The World’s Societies have become largely urban; nearly everywhere, land has been occupied or colonized. Where once identity and community were linked to the land and to natural systems, the landscape is being stripped away, new layers added. During this process of transformation, society has become accustomed to an ‘urban approach’: a reliance on interventions that inject lost or absent greenery into our cities.
The article by myself and Alyssa Schwann on ‘a non-urban approach’ in the Spring 2015 issue of Landscapes|Paysages, The Canadian Society of Landscape Architects’ journal, asks wether there is an alternative ideal to the above observations. Can the concept of a ‘non-urban approach’ or a ‘de-urbanisation’ frame a renewed way of envisioning landscape and urban design? By re-engaging with place, can we potentially achieve a harmonious co-existence between urban and rural, the natural and cultural, and the past and future?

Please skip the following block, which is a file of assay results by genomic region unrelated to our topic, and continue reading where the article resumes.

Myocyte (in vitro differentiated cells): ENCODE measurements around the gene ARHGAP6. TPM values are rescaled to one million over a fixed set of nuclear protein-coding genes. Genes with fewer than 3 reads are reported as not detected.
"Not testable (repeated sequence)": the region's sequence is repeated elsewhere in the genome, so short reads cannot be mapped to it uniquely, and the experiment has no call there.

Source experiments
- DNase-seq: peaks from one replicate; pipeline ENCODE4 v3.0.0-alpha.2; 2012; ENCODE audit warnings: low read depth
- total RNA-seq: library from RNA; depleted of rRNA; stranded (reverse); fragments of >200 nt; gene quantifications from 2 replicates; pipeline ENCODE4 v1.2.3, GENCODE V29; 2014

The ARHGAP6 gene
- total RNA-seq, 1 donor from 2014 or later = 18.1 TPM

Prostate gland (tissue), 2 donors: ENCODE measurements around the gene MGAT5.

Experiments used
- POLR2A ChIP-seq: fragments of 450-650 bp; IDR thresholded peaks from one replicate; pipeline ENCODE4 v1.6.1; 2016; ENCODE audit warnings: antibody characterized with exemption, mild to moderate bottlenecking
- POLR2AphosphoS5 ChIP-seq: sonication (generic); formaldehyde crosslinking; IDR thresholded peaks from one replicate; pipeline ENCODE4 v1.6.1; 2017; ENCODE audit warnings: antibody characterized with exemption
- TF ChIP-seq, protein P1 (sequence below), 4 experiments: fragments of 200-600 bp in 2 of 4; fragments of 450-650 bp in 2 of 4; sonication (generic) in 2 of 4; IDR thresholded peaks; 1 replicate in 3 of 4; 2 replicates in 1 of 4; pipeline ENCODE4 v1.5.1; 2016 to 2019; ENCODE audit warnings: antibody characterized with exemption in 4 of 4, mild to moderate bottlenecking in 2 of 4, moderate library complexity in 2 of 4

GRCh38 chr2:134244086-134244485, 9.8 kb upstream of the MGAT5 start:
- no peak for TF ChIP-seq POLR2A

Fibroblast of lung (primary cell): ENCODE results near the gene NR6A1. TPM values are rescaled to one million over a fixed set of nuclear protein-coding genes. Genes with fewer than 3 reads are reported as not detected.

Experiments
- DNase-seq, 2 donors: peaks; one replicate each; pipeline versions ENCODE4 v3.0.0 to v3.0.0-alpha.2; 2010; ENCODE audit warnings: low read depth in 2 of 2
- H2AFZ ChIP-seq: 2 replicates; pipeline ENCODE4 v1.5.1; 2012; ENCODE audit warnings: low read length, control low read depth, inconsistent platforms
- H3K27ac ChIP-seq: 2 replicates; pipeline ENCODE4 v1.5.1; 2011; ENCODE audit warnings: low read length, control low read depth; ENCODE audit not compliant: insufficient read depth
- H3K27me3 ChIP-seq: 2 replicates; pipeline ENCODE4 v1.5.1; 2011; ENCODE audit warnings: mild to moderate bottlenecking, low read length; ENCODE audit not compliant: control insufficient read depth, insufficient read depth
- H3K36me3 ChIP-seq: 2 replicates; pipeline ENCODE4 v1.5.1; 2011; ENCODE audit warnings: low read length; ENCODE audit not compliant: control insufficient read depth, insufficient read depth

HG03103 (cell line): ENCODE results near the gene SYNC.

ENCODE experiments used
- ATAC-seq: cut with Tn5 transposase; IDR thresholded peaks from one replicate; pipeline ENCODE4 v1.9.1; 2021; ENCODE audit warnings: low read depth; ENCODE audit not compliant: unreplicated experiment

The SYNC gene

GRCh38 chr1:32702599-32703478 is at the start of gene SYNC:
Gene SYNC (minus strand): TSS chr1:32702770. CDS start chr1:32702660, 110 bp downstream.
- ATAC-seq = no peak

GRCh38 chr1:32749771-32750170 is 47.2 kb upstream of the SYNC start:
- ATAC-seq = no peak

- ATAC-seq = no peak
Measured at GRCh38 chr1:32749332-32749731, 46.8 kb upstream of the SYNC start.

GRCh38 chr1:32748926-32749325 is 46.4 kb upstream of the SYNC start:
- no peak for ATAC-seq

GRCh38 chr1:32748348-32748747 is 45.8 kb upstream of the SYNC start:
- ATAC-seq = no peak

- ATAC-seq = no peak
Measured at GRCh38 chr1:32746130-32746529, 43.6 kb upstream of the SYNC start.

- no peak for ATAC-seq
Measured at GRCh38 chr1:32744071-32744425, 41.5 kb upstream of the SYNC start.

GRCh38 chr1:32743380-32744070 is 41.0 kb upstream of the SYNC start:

While pondering these questions, our article explores three project in Canada for which Atelier Anonymous prepared landscape visions. Firstly, the landscape for the competition design for a new Art Gallery of Greater Victoria, Vancouver Island, BC. The housing development project 62M in Winnipeg, Manitoba; and landscaping at a renovated warehouse in Railtown, Vancouver, BC.
The full version of the Landscapes|Paysages, Spring 2015 Issue, vol. 17, no. 1 can be found as a Pdf (36.7 MB) under this LINK. This Issue is a theme number on the subject of ‘The New Small’ (Le microcosme réinventé).
The Issue also includes another article on ‘Nesting Instincts‘, by myself and Alyssa Schwann about one of our Atelier Anonymous’ projects in partnership with Mike Seymour. For the article, see this LINK (1.5 MB).
Text by Jan Haenraets